Saturday, October 29, 2011

Pickled Hot Peppers

Having brought in many hot peppers that were still in the garden in preparation for a hard freeze and snow, I decided to try pickling the bounty. This recipe is lightly adapted from one in a book called Put 'Em Up by Sherry Brooks Vinton.

2 lbs hot peppers, stemmed and sliced into 1/8-inch rounds
3 1/4 cups distilled white vinegar
2 1/4 cups water
2 Tbsp salt
2 Tbsp sugar

Have ready 9 hot, freshly washed half-pint jars. Make sure you have new lids; boil them in a small saucepan then let them sit in the hot water. While you prepare the peppers and bring, bring a large pot of water to a boil for canning.

Pack the sliced peppers into the jars, leaving 1/2-inch headroom. The recipe in Put 'Em Up said 2 lbs would make for 4 pints, but I found it produced an extra half pint (and I needed to make just a little more brine to go with it, which I have accounted for in the ingredients above).

Combine the vinegar, water, salt and sugar in a saucepan and bring to a boil, then turn off the heat.

Using a funnel, ladle the brine over the peppers in the jars until they are covered, leaving 1/4-inch headroom at the top.

Carefully place the lids on the jars and screw on the rings, not too tight. Place the jars in the pot of boiling water and boil for 10 minutes. Remove and let cool on a rack. Once they are cooled and sealed they can be stored in a cool dark place. Any jars that do not seal should be refrigerated and used promptly.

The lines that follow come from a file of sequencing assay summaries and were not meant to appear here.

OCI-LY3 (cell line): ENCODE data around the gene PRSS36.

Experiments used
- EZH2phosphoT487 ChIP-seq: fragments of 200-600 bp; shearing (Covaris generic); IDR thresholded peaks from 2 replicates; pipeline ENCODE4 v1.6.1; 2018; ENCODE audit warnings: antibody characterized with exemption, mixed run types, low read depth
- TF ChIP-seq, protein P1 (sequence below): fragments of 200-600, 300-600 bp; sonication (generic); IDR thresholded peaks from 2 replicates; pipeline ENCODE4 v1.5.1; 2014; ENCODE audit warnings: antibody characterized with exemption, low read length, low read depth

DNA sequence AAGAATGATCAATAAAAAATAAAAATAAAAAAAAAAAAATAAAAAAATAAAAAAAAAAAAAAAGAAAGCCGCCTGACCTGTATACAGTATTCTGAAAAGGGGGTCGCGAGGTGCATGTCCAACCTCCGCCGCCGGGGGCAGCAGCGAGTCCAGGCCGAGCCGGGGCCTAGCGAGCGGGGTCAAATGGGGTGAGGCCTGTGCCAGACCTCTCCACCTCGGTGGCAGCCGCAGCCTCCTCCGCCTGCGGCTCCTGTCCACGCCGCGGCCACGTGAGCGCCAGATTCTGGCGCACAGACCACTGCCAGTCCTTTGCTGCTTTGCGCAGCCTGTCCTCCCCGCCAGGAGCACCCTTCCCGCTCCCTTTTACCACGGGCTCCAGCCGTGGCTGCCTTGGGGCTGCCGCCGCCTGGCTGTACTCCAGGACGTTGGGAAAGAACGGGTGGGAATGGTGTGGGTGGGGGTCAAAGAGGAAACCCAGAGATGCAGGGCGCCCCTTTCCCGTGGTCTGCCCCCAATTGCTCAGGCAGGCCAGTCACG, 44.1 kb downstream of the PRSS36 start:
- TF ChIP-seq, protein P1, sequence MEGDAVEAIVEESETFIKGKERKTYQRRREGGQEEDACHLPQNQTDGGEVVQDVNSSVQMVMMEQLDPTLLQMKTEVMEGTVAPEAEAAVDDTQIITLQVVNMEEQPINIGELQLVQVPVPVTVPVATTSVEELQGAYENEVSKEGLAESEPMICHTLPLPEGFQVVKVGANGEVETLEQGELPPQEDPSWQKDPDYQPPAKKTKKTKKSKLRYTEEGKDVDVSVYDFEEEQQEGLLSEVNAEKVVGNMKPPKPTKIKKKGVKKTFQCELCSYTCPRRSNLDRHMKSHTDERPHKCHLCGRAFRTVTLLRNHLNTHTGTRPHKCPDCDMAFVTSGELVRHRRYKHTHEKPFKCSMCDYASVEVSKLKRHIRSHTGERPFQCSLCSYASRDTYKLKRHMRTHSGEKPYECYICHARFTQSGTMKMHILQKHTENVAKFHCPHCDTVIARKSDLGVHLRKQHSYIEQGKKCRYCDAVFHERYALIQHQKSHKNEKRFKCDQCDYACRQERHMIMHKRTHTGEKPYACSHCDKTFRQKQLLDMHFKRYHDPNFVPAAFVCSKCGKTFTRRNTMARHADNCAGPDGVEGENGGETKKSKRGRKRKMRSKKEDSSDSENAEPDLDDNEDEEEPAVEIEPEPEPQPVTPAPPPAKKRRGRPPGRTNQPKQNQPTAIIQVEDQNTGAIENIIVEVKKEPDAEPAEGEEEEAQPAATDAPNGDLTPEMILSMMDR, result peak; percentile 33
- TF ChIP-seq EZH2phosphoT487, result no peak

Makes 8-9 half pints.

Early Snow

It's still only October, but there's a good three inches of snow on the ground and it's still falling thick and fast outside my window. In anticipation of the storm and the cold weather that has accompanied it, earlier this week we finally brought in all the last cold sensitive items from the garden - tomatoes (ripe, half ripe, and green), sweet peppers, and hot peppers. We still have broccoli, leeks, fennel, carrots, radishes, and lots of greens out there that like the cold and will probably be just fine.

Green peppers (both hot and sweet) will continue to ripen if brought indoors and kept somewhere cool and dark. Some people like to bring in the whole plant and hang it upside down, but I've also had good luck just keeping a big pile of peppers in a paper bag in my chilly pantry. Tomatoes will also ripen indoors, though the quality will never be as good as summer tomatoes (even the ones that ripen on the vine late in the season suffer in flavor from the cold nights).

I roasted the ripe tomatoes and put them in the freezer. The half ripe ones are sitting in a bowl to ripen over the next week or so. The green ones (about 10 lbs) I think I'm going to use for Green Tomato and Apple Chutney, which I will can (but first I need to get some more canning jars).

Green peppers can be frozen just like ripe ones (halve, seed, freeze freezer bags), but I'm hoping some more of mine will ripen up before they shrivel. The hot peppers I decided to try pickling this year, something I have not done before. Now I have 9 half-pint jars of lovely red, green, and purple pickled hot peppers. Pickling mellows their heat and intensifies their flavor, making their great for pizza, salsa, Mexican eggs, nachos, etc.

Friday, October 14, 2011

Spanish Style Lentil Soup with Chorizo, Red Pepper, and Kale